“It’s a step in the right direction for our long-term goal to have clean, reliable energy that I think will reduce costs for consumers in Massachusetts and lead to a clean energy future,” said state Senator Barry Finegold, who proposed the legislation as an amendment to the broader climate bill. “We have to find alternatives to natural gas power plants, as our electricity demand is increasing and we are pushing people to go into electric vehicles.”

Longroad chief executive Paul Gaynor said he doesn’t expect to be tripped up by the issues that plague Commonwealth Wind. Permitting could take up to three years for the $2 billion King Pine project, which would be built primarily on land owned by Irving, a Canadian forestry conglomerate. Construction could be done by the end of 2027.

“We feel confident in our track record and our ability to deliver the project,” Gaynor said. “We’re excited to be working on a cost-effective and competitive project for the ratepayers of Maine and Massachusetts.”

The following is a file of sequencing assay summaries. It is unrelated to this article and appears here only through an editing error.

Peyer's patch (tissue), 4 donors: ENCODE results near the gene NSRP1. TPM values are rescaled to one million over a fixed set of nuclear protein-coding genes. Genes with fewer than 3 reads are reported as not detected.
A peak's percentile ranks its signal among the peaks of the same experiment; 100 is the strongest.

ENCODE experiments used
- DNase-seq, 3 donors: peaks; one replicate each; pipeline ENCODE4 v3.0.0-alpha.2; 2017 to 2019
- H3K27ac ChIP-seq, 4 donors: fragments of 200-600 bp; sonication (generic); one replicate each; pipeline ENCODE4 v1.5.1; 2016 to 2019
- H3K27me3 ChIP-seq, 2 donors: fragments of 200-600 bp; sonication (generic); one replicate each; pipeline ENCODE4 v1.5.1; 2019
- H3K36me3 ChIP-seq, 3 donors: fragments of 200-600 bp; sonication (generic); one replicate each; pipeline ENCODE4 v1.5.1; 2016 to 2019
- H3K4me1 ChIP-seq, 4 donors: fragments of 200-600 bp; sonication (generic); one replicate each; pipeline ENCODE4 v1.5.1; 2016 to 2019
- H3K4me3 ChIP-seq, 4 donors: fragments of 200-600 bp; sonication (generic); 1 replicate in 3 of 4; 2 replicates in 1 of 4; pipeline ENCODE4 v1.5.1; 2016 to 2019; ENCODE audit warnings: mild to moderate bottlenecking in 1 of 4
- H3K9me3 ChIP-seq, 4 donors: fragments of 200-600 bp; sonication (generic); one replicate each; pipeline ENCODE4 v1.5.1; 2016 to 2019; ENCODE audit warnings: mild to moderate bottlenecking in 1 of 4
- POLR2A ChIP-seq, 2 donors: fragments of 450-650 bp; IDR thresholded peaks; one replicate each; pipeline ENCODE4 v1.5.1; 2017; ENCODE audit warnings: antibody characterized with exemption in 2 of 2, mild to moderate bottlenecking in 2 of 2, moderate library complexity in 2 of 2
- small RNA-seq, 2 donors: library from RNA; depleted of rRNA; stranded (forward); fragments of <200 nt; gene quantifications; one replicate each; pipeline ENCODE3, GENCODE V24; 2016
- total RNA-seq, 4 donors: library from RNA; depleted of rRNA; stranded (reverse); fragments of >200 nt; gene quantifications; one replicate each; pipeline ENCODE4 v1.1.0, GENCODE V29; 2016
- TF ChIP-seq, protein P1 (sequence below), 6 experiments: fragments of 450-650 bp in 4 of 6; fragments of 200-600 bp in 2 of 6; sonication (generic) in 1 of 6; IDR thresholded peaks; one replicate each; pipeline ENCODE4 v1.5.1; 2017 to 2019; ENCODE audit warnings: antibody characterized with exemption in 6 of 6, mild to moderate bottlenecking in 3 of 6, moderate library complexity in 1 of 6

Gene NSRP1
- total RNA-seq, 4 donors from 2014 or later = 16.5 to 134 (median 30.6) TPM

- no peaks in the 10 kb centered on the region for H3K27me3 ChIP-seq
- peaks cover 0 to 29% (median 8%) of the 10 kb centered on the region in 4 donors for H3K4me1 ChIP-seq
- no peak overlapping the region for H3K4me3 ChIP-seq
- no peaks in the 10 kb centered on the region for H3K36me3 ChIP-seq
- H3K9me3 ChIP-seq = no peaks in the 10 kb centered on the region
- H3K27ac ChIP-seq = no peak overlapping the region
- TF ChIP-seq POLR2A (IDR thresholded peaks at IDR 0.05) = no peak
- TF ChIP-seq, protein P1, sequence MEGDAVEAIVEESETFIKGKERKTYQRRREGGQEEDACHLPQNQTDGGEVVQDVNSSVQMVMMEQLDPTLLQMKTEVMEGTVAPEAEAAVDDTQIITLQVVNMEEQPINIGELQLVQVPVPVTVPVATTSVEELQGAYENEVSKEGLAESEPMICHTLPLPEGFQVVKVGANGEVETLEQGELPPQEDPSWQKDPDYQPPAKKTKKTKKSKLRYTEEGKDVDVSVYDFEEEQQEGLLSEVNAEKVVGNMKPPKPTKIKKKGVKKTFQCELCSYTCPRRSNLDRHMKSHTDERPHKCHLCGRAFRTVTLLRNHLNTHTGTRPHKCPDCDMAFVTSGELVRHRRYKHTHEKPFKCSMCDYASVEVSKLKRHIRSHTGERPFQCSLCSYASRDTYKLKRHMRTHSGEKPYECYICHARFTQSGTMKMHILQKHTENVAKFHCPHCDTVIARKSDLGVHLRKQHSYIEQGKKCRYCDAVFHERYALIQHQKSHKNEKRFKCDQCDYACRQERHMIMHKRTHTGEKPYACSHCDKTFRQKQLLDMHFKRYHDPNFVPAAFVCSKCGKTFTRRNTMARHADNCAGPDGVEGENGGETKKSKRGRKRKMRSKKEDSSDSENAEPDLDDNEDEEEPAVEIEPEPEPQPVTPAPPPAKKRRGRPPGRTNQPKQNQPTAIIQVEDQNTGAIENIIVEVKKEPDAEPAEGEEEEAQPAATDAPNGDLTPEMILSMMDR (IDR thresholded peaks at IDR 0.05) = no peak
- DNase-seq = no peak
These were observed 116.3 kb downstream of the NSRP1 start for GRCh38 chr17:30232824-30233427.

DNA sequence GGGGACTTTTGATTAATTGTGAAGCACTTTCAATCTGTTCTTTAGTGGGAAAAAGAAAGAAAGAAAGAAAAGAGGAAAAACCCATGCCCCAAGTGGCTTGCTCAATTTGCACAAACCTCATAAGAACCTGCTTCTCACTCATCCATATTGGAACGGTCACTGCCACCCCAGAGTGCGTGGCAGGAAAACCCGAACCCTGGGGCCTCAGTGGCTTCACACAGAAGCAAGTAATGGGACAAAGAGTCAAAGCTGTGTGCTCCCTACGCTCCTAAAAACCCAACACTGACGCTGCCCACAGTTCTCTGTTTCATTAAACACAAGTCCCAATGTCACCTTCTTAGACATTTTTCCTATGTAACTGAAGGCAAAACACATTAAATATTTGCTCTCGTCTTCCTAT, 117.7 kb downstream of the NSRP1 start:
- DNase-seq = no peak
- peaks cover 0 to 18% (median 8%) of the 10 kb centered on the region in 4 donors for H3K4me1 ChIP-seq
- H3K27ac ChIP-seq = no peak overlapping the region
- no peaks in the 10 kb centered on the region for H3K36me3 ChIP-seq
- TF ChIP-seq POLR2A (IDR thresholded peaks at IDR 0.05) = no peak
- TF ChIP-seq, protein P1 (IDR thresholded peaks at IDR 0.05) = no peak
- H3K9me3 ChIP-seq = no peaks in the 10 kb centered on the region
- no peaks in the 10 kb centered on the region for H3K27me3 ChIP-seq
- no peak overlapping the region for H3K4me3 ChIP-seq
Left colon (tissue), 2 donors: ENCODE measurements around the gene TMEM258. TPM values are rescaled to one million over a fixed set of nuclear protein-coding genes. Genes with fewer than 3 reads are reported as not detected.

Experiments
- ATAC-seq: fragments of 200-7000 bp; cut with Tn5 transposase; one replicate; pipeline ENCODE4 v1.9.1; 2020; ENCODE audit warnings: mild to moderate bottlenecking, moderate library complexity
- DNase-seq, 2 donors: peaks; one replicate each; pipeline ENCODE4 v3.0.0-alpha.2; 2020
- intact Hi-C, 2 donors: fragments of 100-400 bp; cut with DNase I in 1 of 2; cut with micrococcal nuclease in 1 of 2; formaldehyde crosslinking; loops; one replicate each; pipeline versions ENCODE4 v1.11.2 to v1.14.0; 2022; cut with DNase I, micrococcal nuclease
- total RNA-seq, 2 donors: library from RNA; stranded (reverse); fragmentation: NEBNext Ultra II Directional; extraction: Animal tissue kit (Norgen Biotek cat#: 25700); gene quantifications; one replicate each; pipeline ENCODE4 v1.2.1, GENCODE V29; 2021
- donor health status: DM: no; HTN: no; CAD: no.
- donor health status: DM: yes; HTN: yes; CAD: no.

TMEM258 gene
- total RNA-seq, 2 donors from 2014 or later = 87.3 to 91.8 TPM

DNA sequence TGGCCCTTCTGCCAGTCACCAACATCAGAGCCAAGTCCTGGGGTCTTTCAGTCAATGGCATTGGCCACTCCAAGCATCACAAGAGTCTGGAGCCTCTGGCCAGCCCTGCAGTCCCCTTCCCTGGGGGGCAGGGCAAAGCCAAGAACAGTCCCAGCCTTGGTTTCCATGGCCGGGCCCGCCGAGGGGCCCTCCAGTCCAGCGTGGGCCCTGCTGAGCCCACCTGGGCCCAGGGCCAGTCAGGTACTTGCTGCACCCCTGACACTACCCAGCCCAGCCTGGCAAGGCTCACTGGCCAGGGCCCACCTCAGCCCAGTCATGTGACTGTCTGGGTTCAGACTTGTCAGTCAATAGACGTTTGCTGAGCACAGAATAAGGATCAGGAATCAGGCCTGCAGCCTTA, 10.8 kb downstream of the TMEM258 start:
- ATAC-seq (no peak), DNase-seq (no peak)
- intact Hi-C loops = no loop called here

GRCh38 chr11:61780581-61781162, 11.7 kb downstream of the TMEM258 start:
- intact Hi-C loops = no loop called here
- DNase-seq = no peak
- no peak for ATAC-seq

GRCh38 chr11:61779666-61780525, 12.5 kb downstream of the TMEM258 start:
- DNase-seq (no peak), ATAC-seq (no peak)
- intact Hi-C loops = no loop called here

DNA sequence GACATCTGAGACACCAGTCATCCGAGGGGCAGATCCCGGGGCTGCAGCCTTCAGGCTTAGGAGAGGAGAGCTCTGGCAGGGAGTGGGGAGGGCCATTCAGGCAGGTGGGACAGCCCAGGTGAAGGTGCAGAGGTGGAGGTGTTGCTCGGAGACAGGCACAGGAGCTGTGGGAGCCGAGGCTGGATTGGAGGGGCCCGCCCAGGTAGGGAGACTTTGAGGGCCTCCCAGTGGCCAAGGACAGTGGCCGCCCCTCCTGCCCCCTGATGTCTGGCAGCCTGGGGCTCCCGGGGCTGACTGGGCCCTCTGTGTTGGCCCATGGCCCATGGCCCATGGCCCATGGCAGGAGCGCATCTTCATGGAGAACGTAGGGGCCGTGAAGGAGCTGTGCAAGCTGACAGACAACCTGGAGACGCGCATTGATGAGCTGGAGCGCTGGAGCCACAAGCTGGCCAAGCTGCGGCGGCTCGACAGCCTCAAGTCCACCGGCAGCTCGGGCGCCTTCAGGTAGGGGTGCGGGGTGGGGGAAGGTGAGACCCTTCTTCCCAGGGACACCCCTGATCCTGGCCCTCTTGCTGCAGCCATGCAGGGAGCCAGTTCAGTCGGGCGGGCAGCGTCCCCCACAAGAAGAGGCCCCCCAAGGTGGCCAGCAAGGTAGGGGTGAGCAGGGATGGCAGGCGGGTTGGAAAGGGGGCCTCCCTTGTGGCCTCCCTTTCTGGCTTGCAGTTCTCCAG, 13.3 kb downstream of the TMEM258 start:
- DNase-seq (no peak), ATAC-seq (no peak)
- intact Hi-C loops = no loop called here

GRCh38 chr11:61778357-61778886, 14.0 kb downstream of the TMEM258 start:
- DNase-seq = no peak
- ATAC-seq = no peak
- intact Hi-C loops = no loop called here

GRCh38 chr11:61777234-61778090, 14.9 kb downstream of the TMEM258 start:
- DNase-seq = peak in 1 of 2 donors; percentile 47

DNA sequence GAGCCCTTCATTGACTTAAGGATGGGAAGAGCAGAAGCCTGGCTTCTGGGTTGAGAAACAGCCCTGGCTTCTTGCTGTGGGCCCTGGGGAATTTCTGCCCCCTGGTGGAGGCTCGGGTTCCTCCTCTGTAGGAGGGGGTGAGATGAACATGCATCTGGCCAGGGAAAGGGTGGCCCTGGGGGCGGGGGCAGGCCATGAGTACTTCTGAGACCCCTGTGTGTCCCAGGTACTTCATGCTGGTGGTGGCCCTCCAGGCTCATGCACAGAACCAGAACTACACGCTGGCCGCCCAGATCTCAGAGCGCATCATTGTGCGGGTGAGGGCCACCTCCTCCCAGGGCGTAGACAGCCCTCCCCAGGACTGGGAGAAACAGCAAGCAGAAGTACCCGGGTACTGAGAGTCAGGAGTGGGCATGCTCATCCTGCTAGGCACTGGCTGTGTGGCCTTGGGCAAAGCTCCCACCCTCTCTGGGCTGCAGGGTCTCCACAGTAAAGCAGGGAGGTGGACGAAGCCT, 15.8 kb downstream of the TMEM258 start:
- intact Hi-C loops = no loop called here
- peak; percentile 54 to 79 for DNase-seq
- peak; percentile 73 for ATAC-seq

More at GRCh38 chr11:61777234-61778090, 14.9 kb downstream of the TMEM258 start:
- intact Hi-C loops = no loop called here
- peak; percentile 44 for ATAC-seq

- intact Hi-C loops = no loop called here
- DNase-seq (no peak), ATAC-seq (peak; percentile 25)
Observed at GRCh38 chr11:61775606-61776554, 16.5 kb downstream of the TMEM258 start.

For its part, LS Power issued a brief statement saying it is looking forward to working closely with Maine and Massachusetts officials to complete the project over the next five years.

If Maine’s public utilities commission moves ahead, the state’s two primary electric utilities, Versant Power and Avangrid subsidiary Central Maine Power, would buy 60 percent of King Pine’s electricity on behalf of their Maine customers. Eversource, National Grid, and Unitil would procure the rest for Massachusetts customers.

A National Grid spokesman said the utility is reviewing the decision to ensure it will benefit customers. And an Eversource spokeswoman said all three utilities are requesting additional information before the contracts can be negotiated. The utilities, she said, want to ensure a reliable electric supply while helping the state meet its clean energy goals.

Those goals are ambitious: Massachusetts law requires the state’s greenhouse gas emissions to be cut in half from a baseline of 1990 levels by a 2030 deadline.